GR Toyota Supra Race Car Concept is a Mean Racing Machine
Great Gazoo: The all-new Supra is (sort of) revealed in Geneva in track-attacking trim
The GR Toyota Supra Race Car Concept should dispel any notion that the all-new, fifth-generation Toyota Supra was going to be some sort of half-baked, weaksauce take on the brand's storied nameplate. Toyota made that abundantly clear by previewing the coming street car version of the Supra in full race trim today at the 2018 Geneva auto show. Take your beige and shove it.
Developed by Toyota Gazoo Racing, Toyota's official motorsports arm, the Supra Race Car Concept is meant to evoke the heritage of a car that dominated GT racing in Japan—a car that became a legend to a legion of fans. Like the Nissan GT-R, the Supra was born from the bones of a more pedestrian car—in its case, the Celica in 1978. From there it would go on to become its own nameplate for three generations: the A60 (1981), A70 (1986), and the A80 (1993), the car that would cement the Supra legacy. The 90 on the side of the race car concept is a nod to continuing that lineage.
We finally have full confirmation that the new Toyota Supra will be a front-engine, rear drive configuration as confirmed by the race car's design. But we're going to have to continue to keep speculating about what engine exactly will power the race car or the street car, as Toyota has provided zero information about what is under the hood. As our European correspondent Georg Kacher has reported, our best guess at this point is that the production Supra will feature BMW-sourced powertrain options it will share with the new Z4, likely a version of Munich's 2.0-liter turbo inline four in the base car, although its long hood suggests BMW's present 3.0-liter inline six turbo would also fit, which is rated at 355 horsepower in top spec trim. BMW and Toyota have been jointly developing the road-going Supra and BMW's new Z4 convertible.
As for the GR Supra Race Car Concept, what we do know is that this car looks ready to take on the 24 Hours Nürburgring race tomorrow, and given that the race is in May of each year, it just might. Gazoo Racing has spent the better part of a decade campaigning at the Ring among other European circuits, and Toyota CEO Akio Toyoda himself has raced there. Either way, it's good bet we'll see it on the Green Hell and other tracks across the world at some point soon. The car is also meant to signify Toyota's intention to use racing to transfer technological learnings at the track to its emerging GR-series street cars. A GR version of the new road-going Supra is a virtual certainty.
Look closer at the GR Supra concept and you'll see all manner of race-proven gear and a setup designed for hardcore racing. The chassis has been reworked and front and rear suspension lowered for track duty. It's been fitted with center-lock BBS rims wrapped in Michelin racing rubber, Brembo Racing brakes at all four corners, and a single tube racing exhaust to expel the fumes from its mystery engine.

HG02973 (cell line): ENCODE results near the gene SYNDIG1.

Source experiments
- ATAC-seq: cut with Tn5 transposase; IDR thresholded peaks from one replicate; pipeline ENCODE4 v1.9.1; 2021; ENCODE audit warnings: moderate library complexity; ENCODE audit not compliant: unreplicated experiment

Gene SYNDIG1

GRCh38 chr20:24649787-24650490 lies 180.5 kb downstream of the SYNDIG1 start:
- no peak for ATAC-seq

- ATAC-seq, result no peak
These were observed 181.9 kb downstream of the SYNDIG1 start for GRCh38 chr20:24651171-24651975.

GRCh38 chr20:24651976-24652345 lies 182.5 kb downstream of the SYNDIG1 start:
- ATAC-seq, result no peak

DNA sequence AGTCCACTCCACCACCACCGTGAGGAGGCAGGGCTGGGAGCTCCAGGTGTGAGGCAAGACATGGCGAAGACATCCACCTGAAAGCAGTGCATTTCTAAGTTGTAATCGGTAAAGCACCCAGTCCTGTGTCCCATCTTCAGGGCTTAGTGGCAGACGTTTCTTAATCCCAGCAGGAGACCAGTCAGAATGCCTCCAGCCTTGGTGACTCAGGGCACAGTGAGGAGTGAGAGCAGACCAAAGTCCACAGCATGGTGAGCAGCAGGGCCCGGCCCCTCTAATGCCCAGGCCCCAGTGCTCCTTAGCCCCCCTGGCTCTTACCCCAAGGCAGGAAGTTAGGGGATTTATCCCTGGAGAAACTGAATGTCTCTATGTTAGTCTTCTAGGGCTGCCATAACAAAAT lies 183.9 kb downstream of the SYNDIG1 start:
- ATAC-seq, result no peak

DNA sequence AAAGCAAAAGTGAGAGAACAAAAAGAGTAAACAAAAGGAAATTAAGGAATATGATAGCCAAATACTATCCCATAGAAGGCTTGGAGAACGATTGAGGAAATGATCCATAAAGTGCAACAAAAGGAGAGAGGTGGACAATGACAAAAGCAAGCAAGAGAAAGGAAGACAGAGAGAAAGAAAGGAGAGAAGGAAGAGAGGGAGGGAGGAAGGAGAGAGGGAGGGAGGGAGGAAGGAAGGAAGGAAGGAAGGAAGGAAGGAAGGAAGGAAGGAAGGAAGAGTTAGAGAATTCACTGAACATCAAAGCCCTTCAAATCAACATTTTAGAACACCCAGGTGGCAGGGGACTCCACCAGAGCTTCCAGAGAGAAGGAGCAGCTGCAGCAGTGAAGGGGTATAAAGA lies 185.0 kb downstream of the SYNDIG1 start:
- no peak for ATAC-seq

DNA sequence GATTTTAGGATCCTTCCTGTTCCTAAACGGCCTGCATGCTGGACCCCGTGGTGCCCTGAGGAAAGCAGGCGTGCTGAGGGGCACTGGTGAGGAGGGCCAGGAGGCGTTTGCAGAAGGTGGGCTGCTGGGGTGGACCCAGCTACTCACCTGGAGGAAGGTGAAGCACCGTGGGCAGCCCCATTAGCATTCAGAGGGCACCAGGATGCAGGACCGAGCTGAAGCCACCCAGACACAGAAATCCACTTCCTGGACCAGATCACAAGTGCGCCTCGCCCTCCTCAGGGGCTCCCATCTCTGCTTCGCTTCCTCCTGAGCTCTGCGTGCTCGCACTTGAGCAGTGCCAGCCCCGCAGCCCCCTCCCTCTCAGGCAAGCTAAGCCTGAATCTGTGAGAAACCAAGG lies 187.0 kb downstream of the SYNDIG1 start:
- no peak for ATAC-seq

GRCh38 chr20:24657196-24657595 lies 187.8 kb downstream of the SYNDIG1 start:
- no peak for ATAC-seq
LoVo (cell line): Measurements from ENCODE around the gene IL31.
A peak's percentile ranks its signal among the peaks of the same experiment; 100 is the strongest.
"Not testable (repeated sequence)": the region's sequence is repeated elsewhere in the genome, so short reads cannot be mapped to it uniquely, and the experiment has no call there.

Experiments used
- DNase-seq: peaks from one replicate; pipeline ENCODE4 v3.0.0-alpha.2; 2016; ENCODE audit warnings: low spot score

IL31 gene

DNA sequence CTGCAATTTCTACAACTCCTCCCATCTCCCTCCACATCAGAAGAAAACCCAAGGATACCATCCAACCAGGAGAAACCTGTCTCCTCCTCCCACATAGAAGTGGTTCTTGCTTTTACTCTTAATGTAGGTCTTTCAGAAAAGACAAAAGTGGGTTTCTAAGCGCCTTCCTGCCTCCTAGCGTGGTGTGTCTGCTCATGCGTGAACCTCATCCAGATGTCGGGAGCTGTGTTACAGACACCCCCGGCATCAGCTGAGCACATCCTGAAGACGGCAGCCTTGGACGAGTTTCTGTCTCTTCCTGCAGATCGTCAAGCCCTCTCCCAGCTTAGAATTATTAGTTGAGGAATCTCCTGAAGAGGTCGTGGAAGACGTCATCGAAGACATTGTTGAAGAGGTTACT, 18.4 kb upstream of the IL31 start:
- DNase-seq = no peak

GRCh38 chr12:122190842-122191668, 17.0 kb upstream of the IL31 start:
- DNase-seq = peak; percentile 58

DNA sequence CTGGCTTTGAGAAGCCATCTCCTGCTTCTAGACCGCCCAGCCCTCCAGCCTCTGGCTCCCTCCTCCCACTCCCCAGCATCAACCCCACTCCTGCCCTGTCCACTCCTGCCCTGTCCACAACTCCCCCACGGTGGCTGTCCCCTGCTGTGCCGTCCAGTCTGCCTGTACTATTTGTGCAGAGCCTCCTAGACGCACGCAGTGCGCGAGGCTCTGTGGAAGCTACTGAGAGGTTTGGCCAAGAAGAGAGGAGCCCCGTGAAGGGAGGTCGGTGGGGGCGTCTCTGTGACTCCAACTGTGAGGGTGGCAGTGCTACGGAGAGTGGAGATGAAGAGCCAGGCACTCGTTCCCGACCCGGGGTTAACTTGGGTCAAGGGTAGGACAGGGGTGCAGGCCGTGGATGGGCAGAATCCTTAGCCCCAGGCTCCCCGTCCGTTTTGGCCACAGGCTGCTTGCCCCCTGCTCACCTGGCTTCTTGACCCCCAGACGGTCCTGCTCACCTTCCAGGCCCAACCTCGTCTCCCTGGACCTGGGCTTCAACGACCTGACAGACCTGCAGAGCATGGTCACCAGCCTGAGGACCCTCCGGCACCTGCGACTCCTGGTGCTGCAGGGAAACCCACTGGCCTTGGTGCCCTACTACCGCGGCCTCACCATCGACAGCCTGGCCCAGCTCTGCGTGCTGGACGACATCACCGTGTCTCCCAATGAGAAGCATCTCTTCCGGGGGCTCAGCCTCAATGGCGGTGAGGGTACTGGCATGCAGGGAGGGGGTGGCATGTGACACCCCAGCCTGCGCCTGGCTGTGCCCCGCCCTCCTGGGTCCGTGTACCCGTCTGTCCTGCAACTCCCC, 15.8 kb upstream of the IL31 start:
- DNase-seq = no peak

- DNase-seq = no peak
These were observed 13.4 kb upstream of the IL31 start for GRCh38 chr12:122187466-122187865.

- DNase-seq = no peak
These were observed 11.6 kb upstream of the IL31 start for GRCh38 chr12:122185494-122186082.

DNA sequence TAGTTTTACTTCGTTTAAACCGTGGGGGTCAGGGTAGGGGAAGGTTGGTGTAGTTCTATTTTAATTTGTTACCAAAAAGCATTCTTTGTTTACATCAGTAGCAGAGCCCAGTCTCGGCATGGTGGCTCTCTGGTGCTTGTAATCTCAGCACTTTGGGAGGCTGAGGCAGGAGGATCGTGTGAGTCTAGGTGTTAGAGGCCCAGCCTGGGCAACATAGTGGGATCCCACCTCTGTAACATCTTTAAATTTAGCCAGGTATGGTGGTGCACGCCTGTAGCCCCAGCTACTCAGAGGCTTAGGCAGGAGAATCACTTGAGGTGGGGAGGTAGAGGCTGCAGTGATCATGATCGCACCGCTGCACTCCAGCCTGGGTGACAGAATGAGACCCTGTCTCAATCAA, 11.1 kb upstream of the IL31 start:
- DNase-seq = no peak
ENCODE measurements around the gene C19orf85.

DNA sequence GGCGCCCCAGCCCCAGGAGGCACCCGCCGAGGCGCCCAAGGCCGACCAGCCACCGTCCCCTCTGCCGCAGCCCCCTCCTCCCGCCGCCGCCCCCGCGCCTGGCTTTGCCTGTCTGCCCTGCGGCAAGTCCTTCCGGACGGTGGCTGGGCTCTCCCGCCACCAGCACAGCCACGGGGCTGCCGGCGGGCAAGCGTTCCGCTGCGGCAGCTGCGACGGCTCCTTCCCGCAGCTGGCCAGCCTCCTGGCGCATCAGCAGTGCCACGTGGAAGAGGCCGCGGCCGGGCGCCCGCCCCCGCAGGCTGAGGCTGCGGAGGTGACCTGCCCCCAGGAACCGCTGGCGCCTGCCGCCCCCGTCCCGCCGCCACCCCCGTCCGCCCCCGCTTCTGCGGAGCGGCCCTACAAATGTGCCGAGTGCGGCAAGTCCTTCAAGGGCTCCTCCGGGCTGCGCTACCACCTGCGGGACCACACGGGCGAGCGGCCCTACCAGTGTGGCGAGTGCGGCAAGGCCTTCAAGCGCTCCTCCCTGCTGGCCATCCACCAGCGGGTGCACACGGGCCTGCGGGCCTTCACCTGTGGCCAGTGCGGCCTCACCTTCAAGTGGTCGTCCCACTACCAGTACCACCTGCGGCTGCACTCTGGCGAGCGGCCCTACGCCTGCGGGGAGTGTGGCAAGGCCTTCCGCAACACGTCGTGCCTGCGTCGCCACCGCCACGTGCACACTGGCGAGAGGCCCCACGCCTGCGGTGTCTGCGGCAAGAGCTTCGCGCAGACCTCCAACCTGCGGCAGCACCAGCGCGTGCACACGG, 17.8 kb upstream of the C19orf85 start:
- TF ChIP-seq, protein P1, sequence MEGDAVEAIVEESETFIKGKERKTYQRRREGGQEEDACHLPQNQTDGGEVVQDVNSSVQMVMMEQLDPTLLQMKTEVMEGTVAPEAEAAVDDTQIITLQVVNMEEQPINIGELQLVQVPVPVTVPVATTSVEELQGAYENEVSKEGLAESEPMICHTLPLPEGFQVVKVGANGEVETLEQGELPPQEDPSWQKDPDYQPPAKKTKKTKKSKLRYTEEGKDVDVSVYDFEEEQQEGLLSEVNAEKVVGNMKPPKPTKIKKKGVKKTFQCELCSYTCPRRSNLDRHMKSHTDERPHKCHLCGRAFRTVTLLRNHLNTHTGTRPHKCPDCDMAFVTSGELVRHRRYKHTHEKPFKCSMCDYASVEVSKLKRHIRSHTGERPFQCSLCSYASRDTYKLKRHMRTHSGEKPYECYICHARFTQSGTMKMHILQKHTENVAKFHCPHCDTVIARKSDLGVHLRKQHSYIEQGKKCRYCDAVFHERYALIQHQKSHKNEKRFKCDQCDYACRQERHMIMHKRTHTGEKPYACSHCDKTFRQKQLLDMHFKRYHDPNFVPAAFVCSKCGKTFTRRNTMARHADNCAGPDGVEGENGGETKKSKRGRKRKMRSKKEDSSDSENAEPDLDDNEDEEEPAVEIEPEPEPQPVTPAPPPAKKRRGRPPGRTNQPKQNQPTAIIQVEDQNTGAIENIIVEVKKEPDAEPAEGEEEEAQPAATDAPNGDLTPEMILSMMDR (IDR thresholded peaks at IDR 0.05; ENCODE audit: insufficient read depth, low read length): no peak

The cockpit is all business. There's the requisite roll cage and fire suppression system, and everything is prepped for serious track duty. Toyota is being coy about what series and sanctioning bodies the car would be cleared to race in, but it's virtually assured that the actual competition version will be FIA compliant.
A full racing dashboard, OMP seat and quick-release steering wheel, and a safety harness have been fitted in the cabin. The wheel is mounted on a racing column and there's a paddle shift setup for the transmission, the configuration of which is yet another mystery. There is also a three pedal setup in the footwell, which we're looking to get confirmation about.
Gazoo Racing worked its magic on multiple areas to improve aerodynamics and save weight. The doors are carbon-fiber lined, and the side windows and windscreen are plastic. Composite materials are used throughout the car, including the louvered hood, and front and rear bumper. The significant aero enhancements to the car—side skirts, splitter, boxy diffuser that juts out from the body work, and of course, its massive, super wide rear wing—are all composite as well.
As for its general silhouette, the Supra that we'll see for the road (likely near the end of this year), the one that we've shown you in endless spy photos and illustrations, won't be nearly as aggressive as the race car, of course. We won't see the massive fender flares and other adornments, or likely the double bubble roof. But what looks to be coming together quite nicely is a compact sports coupe with a long sloping hood, short rear overhang, heavily raked windscreen, and artfully curved profile.
We do know some baseline dimensions. Toyota says the race car is 180.1 inches long, by 80.6 inches wide, by 48.4 inches high, with a 97.2-inch wheelbase. Its wheelbase is reportedly the same as that of the BMW Z4 Concept, though the rest of the dimensions are skewed by the performance enhancements and not reflective of what the street car will be.
You'll be able to virtually race the GR Toyota Supra Race Car Concept next month as part of an update to the Gran Turismo Sport video game, and indeed, in part it has been through games like Gran Tursimo that the Supra name has lived on after the A80 ceased production in 2002.
When the GR car hits the track for real, it will have two missions: ably represent the Supra's lineage, and serve as the latest standard bearer of Toyota's commitment to motorsports through its efforts at the 24 Hours of LeMans, World Rally Championship, and World Endurance Championship. It's almost go time for the new Supra—we're looking forward to seeing how it performs when it's on the grid and the green flag finally drops.